The underwear worn by terror suspect Umar Farouk Abdulmutallab on a Christmas flight from the Netherlands to Detroit contained the charred remains of the explosives he allegedly packed inside them in hopes of blowing up the airliner, authorities said.
Photographs of the briefs were revealed Monday night.
The bomb, seen for the first time, is reported to have contained a six-inch pack of highly-explosive powder called PETN, which weighed about 80 grams (less than 3 ounces) and was sewn into the briefs.
According to ABC News, a government test with 50 grams of PETN blew a hole in the side of an airliner — the same amount carried by so-called shoe bomber Richard Reid over Christmas in 2001.
A global search for accomplices in the Detroit airliner plot is under way after an Al Qaeda group based in Yemen claimed responsibility for the operation and the would-be bomber was reported to have said that more attacks were being planned.
Al Qaeda in the Arabian Peninsula, a terrorist cell led by a former personal secretary to Usama bin Laden, issued a statement saying that the failed attack by Umar Farouk Abdulmutallab was a response to American-backed airstrikes on the group in Yemen this month.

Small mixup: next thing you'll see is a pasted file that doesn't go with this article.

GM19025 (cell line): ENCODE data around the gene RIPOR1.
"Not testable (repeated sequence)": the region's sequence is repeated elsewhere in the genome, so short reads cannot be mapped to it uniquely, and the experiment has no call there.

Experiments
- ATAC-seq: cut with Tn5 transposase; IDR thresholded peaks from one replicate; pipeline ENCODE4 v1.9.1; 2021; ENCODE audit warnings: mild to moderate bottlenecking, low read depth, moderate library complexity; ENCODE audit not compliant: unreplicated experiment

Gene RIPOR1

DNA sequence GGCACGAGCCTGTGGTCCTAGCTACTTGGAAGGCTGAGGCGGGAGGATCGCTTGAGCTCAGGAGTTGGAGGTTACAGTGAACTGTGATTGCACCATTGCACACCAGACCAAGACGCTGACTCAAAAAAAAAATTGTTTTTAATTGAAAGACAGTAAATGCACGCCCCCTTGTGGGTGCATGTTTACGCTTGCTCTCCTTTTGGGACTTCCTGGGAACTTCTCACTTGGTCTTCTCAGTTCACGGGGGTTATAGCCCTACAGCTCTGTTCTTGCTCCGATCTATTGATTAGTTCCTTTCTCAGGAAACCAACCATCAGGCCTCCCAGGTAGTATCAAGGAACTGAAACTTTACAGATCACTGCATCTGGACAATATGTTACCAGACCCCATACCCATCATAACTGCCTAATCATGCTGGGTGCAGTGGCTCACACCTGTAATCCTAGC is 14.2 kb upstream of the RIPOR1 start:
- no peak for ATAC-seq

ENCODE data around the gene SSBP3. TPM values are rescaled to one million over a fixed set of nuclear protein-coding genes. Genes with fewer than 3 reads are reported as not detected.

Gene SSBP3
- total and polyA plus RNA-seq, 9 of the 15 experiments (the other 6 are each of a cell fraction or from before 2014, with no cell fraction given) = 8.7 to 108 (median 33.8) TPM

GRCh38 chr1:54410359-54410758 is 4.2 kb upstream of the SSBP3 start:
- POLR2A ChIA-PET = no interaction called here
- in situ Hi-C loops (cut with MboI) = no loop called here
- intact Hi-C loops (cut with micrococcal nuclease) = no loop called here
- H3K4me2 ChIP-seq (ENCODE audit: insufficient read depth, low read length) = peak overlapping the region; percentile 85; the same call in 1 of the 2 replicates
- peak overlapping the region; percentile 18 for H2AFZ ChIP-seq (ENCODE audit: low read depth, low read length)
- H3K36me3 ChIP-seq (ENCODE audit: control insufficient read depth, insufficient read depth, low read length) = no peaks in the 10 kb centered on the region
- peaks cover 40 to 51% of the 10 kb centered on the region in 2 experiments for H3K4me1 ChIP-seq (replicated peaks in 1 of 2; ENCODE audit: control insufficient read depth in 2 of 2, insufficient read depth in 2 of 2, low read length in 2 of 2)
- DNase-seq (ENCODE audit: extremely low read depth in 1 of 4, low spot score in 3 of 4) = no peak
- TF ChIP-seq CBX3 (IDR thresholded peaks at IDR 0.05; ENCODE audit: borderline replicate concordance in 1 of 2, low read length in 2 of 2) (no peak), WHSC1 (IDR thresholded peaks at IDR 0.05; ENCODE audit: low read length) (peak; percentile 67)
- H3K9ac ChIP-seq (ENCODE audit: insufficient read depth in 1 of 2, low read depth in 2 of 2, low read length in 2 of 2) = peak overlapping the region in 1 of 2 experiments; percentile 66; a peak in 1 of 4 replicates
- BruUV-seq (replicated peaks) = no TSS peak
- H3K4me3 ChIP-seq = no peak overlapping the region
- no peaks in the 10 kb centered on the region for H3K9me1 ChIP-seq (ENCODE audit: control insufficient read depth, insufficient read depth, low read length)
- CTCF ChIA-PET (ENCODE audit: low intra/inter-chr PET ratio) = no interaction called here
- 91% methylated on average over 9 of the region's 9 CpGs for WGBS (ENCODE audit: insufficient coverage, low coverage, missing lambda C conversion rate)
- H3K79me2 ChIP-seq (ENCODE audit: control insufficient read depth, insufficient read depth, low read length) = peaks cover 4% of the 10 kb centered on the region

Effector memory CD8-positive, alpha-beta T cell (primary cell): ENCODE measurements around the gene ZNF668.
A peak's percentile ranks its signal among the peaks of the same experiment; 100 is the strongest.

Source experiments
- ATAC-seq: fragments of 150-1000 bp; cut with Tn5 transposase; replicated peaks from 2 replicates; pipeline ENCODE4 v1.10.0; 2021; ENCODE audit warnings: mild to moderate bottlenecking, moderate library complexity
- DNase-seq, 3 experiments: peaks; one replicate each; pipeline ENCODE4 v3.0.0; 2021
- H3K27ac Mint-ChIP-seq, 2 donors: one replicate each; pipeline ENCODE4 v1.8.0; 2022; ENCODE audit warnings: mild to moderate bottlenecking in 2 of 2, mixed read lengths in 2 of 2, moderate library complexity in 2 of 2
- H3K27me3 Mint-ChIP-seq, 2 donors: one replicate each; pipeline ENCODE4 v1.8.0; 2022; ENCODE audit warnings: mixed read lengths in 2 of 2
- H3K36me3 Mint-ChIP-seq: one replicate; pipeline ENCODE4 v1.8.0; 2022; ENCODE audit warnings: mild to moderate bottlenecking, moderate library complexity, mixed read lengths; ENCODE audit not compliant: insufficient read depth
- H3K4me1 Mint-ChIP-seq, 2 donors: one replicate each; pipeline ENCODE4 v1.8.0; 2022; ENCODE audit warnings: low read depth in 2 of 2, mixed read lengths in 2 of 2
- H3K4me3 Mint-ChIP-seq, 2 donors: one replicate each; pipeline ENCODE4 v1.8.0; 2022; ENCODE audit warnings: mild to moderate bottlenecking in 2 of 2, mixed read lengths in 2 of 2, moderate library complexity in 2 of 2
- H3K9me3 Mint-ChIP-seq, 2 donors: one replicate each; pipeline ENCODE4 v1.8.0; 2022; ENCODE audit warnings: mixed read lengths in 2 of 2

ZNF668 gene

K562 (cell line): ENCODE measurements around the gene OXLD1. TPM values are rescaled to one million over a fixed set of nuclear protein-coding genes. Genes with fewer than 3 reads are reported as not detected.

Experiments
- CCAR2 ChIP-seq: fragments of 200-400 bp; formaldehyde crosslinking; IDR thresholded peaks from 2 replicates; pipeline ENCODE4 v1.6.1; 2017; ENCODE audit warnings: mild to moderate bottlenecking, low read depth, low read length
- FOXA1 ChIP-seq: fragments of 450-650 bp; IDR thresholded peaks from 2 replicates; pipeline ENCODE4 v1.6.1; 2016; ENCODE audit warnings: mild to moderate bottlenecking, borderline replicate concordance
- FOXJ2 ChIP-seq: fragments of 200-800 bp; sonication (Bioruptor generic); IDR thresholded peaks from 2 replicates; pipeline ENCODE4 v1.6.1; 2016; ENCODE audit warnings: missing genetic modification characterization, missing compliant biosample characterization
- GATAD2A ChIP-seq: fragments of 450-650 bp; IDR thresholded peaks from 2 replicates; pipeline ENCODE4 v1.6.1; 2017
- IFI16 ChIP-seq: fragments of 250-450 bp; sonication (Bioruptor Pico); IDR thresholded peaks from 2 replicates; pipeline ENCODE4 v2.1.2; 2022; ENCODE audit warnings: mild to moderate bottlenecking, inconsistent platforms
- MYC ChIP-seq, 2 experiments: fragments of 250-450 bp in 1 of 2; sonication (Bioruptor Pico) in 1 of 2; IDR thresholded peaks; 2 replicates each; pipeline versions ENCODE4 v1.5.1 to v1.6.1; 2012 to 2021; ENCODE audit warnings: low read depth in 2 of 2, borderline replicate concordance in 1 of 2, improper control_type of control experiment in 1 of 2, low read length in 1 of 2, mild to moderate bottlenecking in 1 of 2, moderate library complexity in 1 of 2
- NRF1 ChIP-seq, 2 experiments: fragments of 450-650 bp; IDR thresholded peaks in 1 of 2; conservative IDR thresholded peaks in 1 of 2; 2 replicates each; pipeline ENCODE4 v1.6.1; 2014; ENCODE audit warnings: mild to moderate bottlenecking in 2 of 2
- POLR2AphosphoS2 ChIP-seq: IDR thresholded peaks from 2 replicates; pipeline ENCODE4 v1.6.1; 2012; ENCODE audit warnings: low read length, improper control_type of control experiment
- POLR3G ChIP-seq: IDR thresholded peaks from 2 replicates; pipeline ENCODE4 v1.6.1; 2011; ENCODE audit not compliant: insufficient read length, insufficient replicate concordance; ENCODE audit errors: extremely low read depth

Yemeni government forces, acting on U.S. intelligence and using what officials have admitted was American military hardware, launched air raids on suspected militants in the east of the country on December 17 and again on December 24. At least 60 people were believed to have been killed.
Abdulmutallab, the 23-year-old Nigerian who set himself alight in a packed Northwest jet approaching Detroit on Christmas Day, bought his one-way ticket from a KLM office in Accra, the Ghanaian capital, on December 16, indicating that his attack was planned well before these latest air raids. A U.S. military effort to deny Al Qaeda a stronghold in Yemen has been under way for at least a year.
The fresh-faced engineering graduate was transferred yesterday from hospital in Detroit to a federal prison in Milan, Michigan, where agents questioning him said he told them that he was one of many bombers being groomed by the Yemeni Al Qaeda affiliate to attack American-bound aircraft, according to ABC News.
Yemeni authorities confirmed Monday that Abdulmutallab had been in the country since August.
The Times of London contributed to this report.